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Photographs by Ripple Effect Images

Empowering women to fight climate change

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In 1980, I traveled to a remote region of Namibia where isolated tribes were dealing with a seven-year drought. I met women who were keeping their families alive—despite hellish conditions—through resourcefulness, determination and incredible effort.

I've witnessed firsthand that the burden of climate change falls especially hard on women and girls. During droughts women spend hours each day searching for water and fuel; they nurse the sick as diseases spread. When climate disasters hit, men often migrate ahead, leaving women to follow along with the children, the elderly and the infirm. They simply carry a bigger load.

Nevertheless, women are great investors in the future, showing fortitude in the face of nearly every tragedy I've seen, and always giving back: According to the World Bank's International Finance Corporation, women reinvest 90% of their income in family and the community, whereas men reinvest only 30%-40%. Women are also great resources on how to survive and even mitigate global warming, but their stories are sadly underreported.

To change that, I founded Ripple Effect Images, a nonprofit collective of award-winning photographers, writers and filmmakers dedicated to covering aid programs that empower women and girls in the developing world—particularly as they deal with the added stress of climate change. Since 2010 we've created 22 films and a photo archive of more than 15,000 images, while helping our beneficiaries raise more than a million dollars for their work.

 

—Annie Griffiths
Executive Director, Ripple Effect Images

 
Muddy Hands Kenya

Muddy Hands

Nyando District, Kenya
Photograph by Lynn Johnson

Thirty-five years ago the water running near Ilalambyu, Kenya, was a constant, full-flowing river. But climate change has altered it. Now, local women—who bear the responsibility of gathering water for the village—are fighting back by building a sand dam. Despite their general lack of social power within the community, these women are carrying endless pans of cement and passing rocks from hand to hand to make a difference. The dam will create a more reliable water supply and help prevent water contamination.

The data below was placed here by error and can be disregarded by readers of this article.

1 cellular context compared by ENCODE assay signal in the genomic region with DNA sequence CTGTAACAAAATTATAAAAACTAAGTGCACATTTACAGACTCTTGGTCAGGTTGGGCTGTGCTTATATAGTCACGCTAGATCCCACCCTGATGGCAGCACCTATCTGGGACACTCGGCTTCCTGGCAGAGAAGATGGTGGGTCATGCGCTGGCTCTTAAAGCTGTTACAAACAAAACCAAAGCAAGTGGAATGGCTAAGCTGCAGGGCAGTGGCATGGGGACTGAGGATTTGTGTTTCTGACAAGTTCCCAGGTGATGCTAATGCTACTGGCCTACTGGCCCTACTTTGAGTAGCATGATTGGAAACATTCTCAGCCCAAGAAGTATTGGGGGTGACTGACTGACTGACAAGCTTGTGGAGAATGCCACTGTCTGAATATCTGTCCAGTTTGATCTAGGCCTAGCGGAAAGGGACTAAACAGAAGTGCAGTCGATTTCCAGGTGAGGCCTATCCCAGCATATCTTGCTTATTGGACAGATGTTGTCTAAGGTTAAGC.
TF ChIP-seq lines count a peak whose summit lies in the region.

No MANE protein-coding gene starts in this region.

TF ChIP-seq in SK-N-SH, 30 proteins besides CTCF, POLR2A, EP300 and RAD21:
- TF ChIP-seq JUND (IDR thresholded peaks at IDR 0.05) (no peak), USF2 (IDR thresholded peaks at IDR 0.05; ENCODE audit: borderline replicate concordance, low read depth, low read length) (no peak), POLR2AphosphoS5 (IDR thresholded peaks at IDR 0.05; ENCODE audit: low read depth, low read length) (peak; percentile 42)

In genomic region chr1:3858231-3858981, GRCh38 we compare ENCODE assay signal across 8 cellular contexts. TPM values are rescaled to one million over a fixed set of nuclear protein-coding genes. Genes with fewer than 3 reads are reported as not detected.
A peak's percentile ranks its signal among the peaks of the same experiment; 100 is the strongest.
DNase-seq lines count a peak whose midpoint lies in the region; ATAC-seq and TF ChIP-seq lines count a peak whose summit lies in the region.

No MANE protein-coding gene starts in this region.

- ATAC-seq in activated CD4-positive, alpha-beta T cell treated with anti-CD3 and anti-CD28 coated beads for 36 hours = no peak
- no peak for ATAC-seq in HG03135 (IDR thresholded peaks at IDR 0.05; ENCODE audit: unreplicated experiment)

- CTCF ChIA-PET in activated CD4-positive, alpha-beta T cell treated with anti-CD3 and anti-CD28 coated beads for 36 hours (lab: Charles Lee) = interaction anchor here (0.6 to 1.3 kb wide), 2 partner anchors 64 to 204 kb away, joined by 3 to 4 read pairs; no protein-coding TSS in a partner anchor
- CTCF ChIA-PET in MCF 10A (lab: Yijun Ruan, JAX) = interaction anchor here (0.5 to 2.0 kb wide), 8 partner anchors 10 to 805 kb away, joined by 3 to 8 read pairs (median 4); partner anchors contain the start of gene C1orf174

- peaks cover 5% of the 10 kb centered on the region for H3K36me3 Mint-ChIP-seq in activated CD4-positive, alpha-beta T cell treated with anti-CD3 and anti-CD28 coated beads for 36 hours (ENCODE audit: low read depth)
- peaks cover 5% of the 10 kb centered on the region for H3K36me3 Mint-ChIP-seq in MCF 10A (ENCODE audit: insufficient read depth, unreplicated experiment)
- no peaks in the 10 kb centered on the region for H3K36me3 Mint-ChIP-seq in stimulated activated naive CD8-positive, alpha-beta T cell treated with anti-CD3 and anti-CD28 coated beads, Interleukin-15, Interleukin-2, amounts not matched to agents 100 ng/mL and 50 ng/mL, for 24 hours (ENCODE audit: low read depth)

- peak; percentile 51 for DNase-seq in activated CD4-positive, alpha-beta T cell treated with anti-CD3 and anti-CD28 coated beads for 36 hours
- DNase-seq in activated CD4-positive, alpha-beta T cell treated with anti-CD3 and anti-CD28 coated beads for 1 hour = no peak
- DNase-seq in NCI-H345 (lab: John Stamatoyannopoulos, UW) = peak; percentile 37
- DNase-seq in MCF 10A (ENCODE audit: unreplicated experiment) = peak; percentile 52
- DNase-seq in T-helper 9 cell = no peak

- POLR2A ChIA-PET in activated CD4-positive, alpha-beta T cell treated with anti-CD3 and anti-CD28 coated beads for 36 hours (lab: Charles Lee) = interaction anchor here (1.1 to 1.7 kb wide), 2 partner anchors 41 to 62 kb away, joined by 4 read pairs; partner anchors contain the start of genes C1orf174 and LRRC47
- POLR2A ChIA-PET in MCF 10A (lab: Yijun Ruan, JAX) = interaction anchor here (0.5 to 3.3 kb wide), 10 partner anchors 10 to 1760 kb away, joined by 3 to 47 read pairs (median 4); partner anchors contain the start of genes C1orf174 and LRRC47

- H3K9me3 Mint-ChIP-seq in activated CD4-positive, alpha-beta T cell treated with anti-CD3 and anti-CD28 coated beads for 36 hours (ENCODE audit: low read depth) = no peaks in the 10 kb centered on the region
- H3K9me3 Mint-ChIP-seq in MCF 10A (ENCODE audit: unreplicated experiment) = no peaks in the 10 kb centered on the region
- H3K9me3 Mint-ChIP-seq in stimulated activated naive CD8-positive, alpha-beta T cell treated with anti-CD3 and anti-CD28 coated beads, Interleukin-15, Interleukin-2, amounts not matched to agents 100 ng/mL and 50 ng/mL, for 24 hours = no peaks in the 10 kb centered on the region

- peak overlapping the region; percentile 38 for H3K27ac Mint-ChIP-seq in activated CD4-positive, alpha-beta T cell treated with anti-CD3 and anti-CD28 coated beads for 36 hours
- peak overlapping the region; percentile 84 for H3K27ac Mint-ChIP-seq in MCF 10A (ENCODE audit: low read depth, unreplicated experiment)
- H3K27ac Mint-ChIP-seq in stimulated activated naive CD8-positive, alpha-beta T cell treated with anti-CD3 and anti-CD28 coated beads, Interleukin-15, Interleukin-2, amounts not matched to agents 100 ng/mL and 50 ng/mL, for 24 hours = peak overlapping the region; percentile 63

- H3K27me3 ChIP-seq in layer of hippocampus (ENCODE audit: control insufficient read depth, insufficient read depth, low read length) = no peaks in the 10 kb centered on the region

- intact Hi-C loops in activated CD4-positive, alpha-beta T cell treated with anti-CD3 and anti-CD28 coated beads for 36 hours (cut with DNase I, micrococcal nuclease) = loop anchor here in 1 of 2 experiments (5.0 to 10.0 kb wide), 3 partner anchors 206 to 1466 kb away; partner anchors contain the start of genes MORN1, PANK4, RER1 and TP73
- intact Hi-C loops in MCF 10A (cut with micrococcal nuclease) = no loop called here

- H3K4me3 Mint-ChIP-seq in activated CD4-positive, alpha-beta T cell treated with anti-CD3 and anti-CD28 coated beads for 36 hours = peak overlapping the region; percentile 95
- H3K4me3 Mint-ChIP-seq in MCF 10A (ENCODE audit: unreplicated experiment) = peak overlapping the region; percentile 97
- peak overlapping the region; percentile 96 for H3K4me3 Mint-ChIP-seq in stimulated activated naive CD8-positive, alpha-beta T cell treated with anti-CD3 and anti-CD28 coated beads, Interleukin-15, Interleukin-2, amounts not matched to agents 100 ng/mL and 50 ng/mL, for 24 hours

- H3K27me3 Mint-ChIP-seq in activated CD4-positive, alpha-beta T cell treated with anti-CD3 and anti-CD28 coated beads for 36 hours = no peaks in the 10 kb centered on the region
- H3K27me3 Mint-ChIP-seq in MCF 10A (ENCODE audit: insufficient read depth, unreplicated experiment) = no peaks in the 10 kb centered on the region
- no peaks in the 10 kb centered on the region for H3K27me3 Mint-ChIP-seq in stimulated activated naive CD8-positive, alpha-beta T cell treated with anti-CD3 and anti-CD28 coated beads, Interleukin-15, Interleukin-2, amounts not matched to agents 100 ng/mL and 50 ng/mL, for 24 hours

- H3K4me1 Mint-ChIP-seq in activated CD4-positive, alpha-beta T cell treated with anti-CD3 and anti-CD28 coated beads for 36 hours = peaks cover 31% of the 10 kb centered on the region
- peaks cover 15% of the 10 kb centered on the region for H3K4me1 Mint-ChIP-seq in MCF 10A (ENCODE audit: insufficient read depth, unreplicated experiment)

Child swimming near a flooded building

Child Swimming Near a Flooded Building

Northwest Bangladesh
Photograph by Ami Vitale

Along the Brahamputra River, increasingly powerful storms have caused massive flooding. This makes life particularly difficult for the tens of thousands of people living on chars, or islands formed by shifting sedimentation. Any rise in ocean levels (which is expected even if greenhouse gas emissions were miraculously halted today) represents a grave danger to the larger Bangladeshi population—approximately 10 million make their homes in a part of the country lying less than three feet above current sea levels.

 

 

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Woman with Flowers, Laughing

Battambang Province, Cambodia
Photograph by Annie Griffiths

The area of Cambodia near the Thai border—one of the last stronghold of the Khmer Rouge—is no stranger to disasters. In 2011, abnormal flooding was so bad that villagers fled to a nearby pagoda nightly for over two months, afraid to sleep at home should the local dam break in the dark. Many had worked in nearby rice fields that were destroyed by the floods. Looking for income, most of the able-bodied were forced to take refuge in Thailand, leaving behind older residents like Nuon Non (right, 75) and Prum Ut (left, 90).

 

Woman filling syringe with medicine

Woman Filling Syringe With Medicine

Lake Titicaca, Peru
Photograph by Annie Griffiths

As a farmer in the Peruvian Andes, Griselda has learned basic veterinary skills through CARE Peru. Her knowledge of better nutrition, care and immunizations has made her livestock far healthier, despite the vast temperature variables brought on by climate change in the region. Here, Griselda prepares to vaccinate new piglets at her farm.

 

 

 

Woman with Water Jug on Head

Woman With Water Jug on Head

Jodhpur, India
Photograph by Lynn Johnson

Restoring a talab—or traditional water storage pond—can give water security to one of India's driest areas. The Jal Bhagirathi Foundation finds villages that are severely water stressed (due to access and sanitation issues) and helps create citizens' groups to tackle the issue. Ancient solutions like talabs are still viable. Since it's women who walk to find and carry back water and tend the homes where most water is used, it's not surprising that groups with at least 30% women are pushing hardest for these changes.

 

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